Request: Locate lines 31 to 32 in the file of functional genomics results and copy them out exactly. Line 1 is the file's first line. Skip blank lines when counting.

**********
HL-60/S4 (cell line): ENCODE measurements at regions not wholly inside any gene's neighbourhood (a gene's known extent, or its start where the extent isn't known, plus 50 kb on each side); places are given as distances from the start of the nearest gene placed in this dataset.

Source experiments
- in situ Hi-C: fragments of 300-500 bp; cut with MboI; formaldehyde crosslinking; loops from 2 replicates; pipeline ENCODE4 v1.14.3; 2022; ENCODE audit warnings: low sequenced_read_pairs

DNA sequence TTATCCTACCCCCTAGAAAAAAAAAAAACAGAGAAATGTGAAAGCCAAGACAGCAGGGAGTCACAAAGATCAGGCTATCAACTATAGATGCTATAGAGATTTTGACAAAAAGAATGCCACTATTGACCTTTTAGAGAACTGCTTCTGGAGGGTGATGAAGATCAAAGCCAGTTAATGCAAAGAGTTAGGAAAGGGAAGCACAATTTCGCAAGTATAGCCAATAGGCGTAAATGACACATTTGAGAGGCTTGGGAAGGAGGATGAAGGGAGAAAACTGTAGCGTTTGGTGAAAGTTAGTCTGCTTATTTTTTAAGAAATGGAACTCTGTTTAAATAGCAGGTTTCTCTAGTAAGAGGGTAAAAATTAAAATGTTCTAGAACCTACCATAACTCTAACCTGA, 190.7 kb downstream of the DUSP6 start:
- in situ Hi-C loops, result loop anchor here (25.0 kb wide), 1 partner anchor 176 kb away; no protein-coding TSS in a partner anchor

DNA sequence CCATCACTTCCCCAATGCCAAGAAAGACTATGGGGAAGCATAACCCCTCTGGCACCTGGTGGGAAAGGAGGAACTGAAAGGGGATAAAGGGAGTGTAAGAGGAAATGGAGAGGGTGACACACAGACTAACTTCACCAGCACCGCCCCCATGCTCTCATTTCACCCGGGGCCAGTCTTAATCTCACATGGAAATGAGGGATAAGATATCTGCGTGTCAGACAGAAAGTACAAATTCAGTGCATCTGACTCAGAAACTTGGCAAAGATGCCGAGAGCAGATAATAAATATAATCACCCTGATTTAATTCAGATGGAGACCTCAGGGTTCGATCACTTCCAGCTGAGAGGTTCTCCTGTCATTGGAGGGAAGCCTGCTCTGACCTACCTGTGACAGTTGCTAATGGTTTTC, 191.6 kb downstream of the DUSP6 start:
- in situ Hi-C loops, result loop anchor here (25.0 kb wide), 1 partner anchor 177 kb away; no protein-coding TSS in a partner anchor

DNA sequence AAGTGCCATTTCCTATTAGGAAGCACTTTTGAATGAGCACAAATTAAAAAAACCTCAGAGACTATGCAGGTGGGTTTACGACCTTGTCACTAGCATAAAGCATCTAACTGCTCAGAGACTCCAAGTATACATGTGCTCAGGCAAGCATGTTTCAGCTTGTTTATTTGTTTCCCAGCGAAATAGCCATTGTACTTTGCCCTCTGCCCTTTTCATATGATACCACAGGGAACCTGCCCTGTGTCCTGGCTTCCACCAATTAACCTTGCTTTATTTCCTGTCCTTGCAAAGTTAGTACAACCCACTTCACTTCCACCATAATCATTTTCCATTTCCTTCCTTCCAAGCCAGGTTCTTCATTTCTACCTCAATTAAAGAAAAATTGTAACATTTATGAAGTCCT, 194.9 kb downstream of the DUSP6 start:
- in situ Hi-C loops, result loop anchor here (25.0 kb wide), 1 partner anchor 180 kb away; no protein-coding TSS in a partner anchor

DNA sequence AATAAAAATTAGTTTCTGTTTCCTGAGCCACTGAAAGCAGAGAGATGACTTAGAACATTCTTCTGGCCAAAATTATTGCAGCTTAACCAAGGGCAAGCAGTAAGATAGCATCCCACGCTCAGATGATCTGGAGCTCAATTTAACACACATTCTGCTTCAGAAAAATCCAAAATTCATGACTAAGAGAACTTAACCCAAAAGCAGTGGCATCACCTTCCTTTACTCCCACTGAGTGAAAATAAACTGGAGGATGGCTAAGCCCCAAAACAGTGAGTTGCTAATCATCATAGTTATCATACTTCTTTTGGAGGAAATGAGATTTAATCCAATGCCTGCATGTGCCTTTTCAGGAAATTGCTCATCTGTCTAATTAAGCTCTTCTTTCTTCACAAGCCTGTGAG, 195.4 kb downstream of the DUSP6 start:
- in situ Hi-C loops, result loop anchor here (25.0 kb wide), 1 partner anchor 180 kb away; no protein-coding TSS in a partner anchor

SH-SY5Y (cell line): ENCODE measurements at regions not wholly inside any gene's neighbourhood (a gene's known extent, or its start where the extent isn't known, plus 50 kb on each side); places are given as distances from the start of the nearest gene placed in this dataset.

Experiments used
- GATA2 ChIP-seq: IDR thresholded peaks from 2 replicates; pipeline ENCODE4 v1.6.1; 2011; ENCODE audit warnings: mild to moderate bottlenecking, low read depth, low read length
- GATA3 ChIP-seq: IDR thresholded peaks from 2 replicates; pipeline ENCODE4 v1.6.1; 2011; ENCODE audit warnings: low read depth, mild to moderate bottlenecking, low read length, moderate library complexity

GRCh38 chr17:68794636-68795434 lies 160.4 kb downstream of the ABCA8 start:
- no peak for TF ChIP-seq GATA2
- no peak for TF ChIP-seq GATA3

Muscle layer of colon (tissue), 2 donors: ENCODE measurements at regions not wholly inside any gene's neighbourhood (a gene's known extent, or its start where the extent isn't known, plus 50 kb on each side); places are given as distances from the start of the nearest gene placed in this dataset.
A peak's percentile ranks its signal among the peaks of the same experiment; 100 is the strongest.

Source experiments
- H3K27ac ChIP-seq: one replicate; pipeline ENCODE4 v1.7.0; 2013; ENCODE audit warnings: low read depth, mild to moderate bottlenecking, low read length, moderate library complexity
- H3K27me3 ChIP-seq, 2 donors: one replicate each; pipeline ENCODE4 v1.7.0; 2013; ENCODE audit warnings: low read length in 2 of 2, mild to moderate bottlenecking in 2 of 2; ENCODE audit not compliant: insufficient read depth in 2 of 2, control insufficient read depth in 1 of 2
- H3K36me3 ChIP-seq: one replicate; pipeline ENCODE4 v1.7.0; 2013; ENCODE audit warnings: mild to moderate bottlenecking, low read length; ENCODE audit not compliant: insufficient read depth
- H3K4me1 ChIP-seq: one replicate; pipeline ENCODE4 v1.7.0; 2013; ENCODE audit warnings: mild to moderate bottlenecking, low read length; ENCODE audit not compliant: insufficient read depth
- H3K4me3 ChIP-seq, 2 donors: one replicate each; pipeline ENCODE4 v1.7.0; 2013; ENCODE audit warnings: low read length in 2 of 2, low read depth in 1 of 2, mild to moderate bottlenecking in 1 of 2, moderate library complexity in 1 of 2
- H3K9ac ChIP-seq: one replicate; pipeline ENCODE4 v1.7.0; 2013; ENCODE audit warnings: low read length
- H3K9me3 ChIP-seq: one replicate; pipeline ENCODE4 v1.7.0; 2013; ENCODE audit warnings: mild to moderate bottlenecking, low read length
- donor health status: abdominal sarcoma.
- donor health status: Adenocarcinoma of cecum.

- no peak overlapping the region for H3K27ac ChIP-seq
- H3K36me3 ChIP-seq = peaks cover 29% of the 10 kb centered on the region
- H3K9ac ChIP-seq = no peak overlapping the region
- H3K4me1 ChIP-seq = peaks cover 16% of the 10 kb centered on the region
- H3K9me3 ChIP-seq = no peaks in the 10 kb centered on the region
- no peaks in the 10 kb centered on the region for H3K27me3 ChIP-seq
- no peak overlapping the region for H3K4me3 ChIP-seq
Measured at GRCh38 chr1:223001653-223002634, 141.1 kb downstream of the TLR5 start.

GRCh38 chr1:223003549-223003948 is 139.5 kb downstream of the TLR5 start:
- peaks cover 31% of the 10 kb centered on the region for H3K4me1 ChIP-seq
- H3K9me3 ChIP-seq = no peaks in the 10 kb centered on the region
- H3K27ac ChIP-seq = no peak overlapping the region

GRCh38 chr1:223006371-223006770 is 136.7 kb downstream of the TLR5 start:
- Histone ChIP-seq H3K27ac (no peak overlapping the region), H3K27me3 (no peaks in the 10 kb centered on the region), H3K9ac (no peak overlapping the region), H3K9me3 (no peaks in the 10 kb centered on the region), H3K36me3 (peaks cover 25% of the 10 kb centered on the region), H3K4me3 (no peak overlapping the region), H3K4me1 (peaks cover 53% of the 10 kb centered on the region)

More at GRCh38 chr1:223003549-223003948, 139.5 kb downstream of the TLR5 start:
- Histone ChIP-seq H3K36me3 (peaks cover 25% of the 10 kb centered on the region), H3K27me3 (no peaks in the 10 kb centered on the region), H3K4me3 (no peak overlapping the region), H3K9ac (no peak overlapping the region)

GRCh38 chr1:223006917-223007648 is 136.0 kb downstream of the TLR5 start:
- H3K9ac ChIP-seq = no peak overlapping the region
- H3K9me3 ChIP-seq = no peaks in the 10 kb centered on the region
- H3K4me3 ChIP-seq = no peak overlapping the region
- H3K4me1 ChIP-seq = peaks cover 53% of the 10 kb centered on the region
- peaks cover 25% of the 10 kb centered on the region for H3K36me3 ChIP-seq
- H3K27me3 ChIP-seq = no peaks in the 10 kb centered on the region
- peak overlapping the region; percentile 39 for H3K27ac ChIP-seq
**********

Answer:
- no peak overlapping the region for H3K27ac ChIP-seq
- H3K36me3 ChIP-seq = peaks cover 29% of the 10 kb centered on the region